Friday, April 18, 2008

A Civil War Soldier: Pvt. Willard CROTHERS (1832 - 1871)

How Related: Brother of my 3rd-great-grandmother, Anna CROTHERS

Born: 1832 in Erie Co., New York (probably either in the Town of Erie--now called Newstead--or the Town of Clarence)

Parents: John CROTHERS (c. 1799 - bet. 1840/1844) and Mary "Polly" WYCKOFF (1805 - aft. 1880)

Siblings: Anna (1825 - 1904), unknown girl (b. bet. 1826/1830), William Lewis (1827 - 1872), Moses (c. 1837 - 1877), Elizabeth June (1838 - 1915), and Nancy Amanda CROTHERS (1839 - 1925)

Married: Sarah Jane (SWEARS) FORD (1827 - 1899) on 19 November 1853 in Atlas Twp., Genesee Co., Michigan

Children: Marion Arabella (1854 - 1932) and Sarah "Anna" CROTHERS (1857 - 1932); step-son Charles FORD (1851 - 1903)

Source: Civil War Pension Index Cards of Willard Cruthers. Organization Index to Pension Files of Veterans Who Served Between 1861 and 1900. National Archives and Records Administration. Publication T289. Digital images purchased at Footnote [].

11 August 1862 in Co. K, 23rd Michigan Infantry in Atlas Twp., Genesee Co., Michigan; private. On 15 February 1864, he was transferred out of Co. K, 23rd Michigan Infantry and into the U.S. Veteran Reserve Corps, 152nd Co., 1st Battalion (Invalid Corps), a.k.a Co. I, 5th Regiment, Veteran Reserve Corps.

Side Served: Union

History of Unit: 23rd Michigan Infantry; U.S. Veteran Reserve Corps

Mustered Out: 2 Dec 1865 in Detroit, Wayne Co., Michigan


Biography or Information of Interest: While serving in Company K of the 23rd Michigan Infantry, Willard was put on picket duty on 18 October 1862 near Frankfort, Kentucky when he came down with the measles. Apparently, there was also a heavy snow storm (in October? in Kentucky?) and he became very ill due to the measles and exposure. In the morning, he was unconscious and so was taken to a log house in which about 20 other men were also ill and being cared for by an old black woman. As soon as they were able, they were all moved on to join their regiment. Willard, however, immediately contracted tuberculosis and spent the remainder of his military service in one military hospital after another. Finally, he was transferred to the Invalid Corps and later discharged at St. Mary's Hospital in Detroit. He suffered from this wasting disease for over five more years before his death.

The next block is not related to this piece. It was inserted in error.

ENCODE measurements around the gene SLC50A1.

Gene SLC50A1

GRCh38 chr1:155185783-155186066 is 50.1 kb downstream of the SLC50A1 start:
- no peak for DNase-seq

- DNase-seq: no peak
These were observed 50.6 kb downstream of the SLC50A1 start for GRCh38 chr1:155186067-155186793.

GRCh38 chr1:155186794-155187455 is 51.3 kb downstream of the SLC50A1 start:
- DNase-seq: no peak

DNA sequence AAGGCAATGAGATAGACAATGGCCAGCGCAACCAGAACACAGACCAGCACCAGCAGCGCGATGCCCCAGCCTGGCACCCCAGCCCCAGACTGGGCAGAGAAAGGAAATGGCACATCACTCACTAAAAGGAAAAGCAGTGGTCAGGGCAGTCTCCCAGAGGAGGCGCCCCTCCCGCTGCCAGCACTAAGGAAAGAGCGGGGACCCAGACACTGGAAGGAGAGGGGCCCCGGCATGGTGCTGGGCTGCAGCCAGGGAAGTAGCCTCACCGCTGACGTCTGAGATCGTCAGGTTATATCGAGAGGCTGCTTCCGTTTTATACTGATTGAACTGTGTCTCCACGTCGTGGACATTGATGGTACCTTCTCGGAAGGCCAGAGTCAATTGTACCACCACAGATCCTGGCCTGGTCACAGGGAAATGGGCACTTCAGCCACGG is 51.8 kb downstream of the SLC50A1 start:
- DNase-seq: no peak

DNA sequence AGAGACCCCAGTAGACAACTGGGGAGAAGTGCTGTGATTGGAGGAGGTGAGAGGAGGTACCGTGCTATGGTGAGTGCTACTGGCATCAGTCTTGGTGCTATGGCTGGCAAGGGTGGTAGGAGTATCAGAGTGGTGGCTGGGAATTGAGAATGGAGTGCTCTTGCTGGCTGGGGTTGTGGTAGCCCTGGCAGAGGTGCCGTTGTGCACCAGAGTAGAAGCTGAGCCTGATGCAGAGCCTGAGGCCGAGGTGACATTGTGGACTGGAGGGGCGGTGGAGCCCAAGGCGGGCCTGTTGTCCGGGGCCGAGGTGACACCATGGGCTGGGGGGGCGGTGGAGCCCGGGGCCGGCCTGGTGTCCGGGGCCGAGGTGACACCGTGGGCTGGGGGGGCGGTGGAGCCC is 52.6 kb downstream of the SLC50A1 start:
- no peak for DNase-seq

Died: 21 February 1871 at his home in Hadley Twp., Lapeer Co., Michigan as a result of tuberculosis contracted during wartime

Buried: Sweers Family Burial Ground, Atlas Twp., Genesee Co., Michigan


Charley "Apple" Grabowski said...

I have lived in Newstead, very pretty country. I hope all of the young men in your series don't die as tragically as the first two!

Miriam Robbins said...

As in any war, there will be too many deaths of fine young men, either directly in battle, or through years of suffering from disease contracted in military life.

So many men died from preventable causes: lack of handwashing by doctors and surgeons, contamination of disease due to close quarters, drinking water from contaminated sources, etc. There were no anti-biotics in those days, and little knowledge of germs.